Fixed Crate Versions vs. Moving Targets

One thing that becomes evident after moving private crates to a registry server is how big of an advantage it is for a specific crate version, once published, to remain available at the registry server in perpetuity.

A lot of the problems that arise from the use of path- and git-based dependencies can be categorized as specifying a dependency to a "moving target" rather than a fixed version.

In the case of path-based dependencies, there is no version, there is only what code is currently residing in a local directory at build time. This is inherently unstable, and can easily lead to problems such as confusion about which version of the code was present in the directory at build time.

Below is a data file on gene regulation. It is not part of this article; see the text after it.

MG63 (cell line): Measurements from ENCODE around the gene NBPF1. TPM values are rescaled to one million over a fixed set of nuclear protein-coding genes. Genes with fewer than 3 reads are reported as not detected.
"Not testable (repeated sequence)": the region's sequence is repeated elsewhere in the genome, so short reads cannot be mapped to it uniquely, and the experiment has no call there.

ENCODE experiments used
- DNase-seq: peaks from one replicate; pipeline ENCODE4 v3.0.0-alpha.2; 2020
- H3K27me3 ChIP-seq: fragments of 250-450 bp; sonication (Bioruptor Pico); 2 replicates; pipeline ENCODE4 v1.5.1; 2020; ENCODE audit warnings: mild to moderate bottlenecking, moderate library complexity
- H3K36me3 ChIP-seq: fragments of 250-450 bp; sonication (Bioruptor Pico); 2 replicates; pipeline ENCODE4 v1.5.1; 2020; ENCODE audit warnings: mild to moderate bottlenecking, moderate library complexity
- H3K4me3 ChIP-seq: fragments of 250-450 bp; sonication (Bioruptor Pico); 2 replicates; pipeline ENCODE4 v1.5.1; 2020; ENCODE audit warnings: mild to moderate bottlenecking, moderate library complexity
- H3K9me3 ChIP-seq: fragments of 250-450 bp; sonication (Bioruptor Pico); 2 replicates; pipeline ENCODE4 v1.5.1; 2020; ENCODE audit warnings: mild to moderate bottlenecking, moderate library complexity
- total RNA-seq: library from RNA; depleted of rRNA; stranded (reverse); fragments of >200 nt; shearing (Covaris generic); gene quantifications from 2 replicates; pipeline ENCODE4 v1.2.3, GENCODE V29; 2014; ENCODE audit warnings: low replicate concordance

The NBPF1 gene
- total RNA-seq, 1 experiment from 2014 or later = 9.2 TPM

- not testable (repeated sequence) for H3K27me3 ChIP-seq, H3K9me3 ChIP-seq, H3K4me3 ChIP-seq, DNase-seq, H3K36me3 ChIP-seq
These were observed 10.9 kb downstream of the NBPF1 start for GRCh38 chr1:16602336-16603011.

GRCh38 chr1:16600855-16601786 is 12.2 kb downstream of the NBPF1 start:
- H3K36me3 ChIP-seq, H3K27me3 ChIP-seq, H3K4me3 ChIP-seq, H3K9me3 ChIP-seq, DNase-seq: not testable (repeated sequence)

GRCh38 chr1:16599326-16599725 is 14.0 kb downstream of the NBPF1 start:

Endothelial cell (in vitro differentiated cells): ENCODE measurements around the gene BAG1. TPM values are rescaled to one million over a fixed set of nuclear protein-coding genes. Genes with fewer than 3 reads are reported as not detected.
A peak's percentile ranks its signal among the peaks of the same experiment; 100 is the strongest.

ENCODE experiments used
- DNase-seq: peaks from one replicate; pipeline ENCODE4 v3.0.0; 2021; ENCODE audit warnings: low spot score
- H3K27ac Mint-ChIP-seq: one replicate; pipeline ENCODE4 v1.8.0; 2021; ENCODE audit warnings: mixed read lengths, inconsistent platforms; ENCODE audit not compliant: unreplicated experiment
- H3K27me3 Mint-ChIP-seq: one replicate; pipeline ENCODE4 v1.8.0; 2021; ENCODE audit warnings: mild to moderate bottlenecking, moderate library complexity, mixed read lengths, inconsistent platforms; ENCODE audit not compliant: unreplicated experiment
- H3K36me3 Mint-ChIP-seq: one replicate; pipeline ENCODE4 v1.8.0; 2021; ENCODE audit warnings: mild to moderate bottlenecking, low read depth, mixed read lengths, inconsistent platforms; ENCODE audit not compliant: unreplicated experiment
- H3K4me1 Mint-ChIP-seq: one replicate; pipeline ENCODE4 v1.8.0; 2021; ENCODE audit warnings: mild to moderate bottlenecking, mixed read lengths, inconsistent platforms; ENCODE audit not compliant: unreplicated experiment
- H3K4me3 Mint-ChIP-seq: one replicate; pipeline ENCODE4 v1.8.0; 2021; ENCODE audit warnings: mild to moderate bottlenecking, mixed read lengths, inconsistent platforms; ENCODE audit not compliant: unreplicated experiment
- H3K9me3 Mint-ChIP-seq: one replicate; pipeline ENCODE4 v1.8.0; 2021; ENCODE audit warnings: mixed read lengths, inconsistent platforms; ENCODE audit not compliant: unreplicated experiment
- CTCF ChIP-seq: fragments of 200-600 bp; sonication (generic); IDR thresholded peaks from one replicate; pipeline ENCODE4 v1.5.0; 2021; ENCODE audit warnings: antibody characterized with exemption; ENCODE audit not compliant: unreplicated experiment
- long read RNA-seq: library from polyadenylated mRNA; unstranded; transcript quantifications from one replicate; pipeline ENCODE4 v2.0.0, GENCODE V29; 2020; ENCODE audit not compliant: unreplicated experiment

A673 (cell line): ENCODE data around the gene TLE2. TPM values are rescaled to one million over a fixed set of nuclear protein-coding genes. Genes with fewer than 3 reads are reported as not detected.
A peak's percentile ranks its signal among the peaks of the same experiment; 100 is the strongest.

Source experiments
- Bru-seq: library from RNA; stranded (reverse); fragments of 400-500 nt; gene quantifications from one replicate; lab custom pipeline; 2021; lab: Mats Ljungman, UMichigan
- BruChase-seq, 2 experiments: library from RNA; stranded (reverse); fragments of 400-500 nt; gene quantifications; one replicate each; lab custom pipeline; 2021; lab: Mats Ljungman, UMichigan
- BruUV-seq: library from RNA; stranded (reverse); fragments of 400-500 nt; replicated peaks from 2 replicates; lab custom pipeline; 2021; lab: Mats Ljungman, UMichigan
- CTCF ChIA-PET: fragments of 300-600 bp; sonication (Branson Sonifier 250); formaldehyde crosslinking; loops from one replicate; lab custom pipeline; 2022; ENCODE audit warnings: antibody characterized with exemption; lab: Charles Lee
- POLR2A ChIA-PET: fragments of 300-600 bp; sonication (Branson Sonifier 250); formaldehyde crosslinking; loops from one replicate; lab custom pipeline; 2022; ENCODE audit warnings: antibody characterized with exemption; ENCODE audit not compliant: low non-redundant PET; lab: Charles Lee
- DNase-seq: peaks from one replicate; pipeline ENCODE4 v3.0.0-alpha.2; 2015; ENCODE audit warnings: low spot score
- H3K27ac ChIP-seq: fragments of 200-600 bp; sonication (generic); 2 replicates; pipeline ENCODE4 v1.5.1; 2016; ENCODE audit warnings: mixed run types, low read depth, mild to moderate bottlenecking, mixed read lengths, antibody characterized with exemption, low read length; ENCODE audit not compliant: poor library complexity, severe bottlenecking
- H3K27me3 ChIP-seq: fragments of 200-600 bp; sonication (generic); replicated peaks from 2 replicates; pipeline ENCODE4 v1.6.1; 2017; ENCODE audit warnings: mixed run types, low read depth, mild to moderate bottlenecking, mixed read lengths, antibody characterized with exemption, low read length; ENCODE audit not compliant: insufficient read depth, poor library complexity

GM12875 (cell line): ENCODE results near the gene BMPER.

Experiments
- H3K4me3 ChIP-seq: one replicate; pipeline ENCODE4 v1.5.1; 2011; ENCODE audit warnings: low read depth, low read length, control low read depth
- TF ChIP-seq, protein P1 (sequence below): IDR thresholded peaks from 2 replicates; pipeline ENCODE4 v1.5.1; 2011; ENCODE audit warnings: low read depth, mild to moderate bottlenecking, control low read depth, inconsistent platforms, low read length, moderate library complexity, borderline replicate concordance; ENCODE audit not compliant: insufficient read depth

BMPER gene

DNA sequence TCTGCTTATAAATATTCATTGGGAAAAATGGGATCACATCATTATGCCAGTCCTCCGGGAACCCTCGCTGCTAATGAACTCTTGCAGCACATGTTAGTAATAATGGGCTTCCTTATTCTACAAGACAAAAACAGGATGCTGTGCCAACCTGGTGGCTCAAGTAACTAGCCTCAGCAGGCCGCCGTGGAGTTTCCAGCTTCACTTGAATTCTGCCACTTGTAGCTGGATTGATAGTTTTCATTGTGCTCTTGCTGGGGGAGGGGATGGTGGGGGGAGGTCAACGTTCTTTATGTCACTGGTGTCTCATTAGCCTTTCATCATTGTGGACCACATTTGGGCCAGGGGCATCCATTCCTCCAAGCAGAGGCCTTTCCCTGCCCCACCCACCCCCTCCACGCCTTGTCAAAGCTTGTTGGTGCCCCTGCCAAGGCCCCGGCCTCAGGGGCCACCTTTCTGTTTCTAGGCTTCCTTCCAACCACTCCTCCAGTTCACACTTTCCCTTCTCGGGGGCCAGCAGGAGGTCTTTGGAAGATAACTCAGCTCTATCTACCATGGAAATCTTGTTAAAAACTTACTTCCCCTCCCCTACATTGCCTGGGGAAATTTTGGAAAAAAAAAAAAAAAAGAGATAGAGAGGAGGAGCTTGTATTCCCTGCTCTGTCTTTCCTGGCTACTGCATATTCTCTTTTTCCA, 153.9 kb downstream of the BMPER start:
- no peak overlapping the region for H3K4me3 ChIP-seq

Git-based dependencies suffer from the same problem -- instead of the moving target being a local directory, it's a git branch. Changes, including possibly breaking changes, can be pushed to a branch at any time. What exists in master branch today is unlikely to be the same as what exists in master branch next week.

In contrast, a registry server makes each specific crate version -- a fixed point in the code history which was verified to build immediately before publishing -- remains available in perpetuity, without needing to perform any work (i.e. checking out the correct branch, etc.) for that version to be available.

In practice, choosing between a set of fixed crate versions rather than the moving targets of path-based or git-based dependencies solves a surprising number of problems relating to dependency management of private crates.